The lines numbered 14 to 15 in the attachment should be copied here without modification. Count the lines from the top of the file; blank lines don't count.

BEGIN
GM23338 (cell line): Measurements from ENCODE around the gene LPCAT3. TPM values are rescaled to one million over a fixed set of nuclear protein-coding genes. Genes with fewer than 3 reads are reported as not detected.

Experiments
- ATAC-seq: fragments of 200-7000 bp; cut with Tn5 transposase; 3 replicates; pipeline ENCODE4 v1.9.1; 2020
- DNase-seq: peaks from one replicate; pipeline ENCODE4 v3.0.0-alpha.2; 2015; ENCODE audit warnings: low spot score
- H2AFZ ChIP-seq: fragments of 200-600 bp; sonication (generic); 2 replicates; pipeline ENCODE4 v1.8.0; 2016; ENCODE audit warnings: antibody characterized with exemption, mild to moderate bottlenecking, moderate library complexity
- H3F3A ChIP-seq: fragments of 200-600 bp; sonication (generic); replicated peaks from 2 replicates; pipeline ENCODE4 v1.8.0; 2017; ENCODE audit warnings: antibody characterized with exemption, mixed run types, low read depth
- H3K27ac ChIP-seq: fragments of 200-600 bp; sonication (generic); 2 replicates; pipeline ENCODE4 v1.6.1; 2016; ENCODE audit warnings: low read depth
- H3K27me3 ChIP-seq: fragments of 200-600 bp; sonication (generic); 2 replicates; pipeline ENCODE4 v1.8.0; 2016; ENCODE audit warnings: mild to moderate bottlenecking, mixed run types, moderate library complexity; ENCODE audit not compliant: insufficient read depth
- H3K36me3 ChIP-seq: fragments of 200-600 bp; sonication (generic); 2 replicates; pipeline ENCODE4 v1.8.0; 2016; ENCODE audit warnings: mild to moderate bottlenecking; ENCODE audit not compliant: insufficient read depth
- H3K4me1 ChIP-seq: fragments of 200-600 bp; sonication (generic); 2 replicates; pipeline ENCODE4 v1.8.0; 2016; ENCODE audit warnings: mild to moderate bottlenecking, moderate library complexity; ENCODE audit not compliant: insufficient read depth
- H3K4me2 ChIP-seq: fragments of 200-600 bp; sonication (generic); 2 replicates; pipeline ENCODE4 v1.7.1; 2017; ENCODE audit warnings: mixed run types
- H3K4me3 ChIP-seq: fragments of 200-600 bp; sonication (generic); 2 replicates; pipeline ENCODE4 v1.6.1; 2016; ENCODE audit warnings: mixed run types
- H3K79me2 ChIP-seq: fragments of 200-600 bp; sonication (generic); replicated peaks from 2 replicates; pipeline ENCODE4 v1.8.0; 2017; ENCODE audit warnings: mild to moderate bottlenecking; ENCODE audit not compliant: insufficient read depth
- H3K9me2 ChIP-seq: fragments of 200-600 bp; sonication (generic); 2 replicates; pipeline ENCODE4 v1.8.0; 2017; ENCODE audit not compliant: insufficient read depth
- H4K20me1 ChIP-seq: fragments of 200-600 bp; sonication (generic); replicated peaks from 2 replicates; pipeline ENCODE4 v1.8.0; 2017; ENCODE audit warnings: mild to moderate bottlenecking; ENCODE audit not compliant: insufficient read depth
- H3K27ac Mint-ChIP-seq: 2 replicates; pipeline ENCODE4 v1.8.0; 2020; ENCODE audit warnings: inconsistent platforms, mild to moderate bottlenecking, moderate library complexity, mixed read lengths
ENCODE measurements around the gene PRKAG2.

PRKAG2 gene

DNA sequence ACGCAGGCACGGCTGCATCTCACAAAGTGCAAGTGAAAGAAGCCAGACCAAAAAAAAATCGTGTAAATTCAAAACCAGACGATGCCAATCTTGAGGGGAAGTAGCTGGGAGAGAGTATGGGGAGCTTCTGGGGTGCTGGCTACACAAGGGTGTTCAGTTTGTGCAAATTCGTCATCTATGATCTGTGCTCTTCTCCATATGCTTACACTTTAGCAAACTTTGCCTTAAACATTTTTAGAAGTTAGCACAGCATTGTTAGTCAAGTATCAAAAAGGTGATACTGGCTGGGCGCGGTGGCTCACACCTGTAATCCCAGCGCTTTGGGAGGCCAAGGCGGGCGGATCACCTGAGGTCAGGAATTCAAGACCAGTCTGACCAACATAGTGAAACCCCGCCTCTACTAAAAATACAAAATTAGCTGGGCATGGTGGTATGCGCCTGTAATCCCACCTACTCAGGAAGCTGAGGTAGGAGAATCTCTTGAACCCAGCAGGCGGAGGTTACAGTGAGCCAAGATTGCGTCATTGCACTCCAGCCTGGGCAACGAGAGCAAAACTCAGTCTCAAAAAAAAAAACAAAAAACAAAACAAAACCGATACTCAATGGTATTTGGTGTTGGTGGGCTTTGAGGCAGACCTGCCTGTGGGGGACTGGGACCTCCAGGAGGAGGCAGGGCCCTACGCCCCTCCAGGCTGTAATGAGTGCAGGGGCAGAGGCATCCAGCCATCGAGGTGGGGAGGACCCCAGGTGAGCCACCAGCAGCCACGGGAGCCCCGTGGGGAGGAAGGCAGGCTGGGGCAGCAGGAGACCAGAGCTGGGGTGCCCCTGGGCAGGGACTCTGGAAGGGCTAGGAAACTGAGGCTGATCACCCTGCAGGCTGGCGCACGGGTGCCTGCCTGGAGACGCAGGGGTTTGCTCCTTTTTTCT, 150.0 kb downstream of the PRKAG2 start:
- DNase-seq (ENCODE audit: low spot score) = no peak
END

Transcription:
- H3K9me2 ChIP-seq: fragments of 200-600 bp; sonication (generic); 2 replicates; pipeline ENCODE4 v1.8.0; 2017; ENCODE audit not compliant: insufficient read depth
- H4K20me1 ChIP-seq: fragments of 200-600 bp; sonication (generic); replicated peaks from 2 replicates; pipeline ENCODE4 v1.8.0; 2017; ENCODE audit warnings: mild to moderate bottlenecking; ENCODE audit not compliant: insufficient read depth